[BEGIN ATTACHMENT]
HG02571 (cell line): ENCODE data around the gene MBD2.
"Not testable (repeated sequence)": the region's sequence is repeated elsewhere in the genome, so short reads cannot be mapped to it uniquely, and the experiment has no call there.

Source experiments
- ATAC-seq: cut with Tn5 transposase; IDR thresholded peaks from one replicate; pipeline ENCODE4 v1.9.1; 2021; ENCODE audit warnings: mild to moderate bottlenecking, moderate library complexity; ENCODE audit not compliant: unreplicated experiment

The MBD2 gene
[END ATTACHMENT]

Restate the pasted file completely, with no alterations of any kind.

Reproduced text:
HG02571 (cell line): ENCODE data around the gene MBD2.
"Not testable (repeated sequence)": the region's sequence is repeated elsewhere in the genome, so short reads cannot be mapped to it uniquely, and the experiment has no call there.

Source experiments
- ATAC-seq: cut with Tn5 transposase; IDR thresholded peaks from one replicate; pipeline ENCODE4 v1.9.1; 2021; ENCODE audit warnings: mild to moderate bottlenecking, moderate library complexity; ENCODE audit not compliant: unreplicated experiment

The MBD2 gene